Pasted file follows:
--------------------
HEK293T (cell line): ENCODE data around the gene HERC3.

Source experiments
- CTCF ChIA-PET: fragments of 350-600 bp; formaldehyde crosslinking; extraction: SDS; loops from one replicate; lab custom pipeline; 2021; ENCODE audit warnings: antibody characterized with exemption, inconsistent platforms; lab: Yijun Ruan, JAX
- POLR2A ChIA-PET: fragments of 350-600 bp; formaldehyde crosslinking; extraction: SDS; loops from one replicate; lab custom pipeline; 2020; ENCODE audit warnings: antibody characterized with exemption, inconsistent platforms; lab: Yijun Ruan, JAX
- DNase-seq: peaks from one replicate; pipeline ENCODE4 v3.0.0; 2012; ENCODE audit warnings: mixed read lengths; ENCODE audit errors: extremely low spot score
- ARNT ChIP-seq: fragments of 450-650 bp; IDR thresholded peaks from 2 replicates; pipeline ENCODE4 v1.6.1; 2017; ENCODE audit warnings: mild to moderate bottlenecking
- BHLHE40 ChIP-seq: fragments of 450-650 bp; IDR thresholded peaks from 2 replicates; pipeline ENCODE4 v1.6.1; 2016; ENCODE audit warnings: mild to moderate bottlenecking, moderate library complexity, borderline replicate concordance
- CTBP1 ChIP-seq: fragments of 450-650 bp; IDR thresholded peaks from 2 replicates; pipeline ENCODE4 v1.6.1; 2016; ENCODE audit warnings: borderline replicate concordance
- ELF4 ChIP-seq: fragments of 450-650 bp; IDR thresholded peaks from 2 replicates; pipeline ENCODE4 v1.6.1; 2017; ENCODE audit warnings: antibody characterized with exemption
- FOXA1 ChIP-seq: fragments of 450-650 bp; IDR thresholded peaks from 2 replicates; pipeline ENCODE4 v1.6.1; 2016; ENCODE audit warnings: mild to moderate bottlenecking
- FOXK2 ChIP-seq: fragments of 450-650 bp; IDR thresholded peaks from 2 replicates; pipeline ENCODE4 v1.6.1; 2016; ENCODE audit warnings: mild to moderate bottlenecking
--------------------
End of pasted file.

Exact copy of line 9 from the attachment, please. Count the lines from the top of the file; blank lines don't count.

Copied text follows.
- ELF4 ChIP-seq: fragments of 450-650 bp; IDR thresholded peaks from 2 replicates; pipeline ENCODE4 v1.6.1; 2017; ENCODE audit warnings: antibody characterized with exemption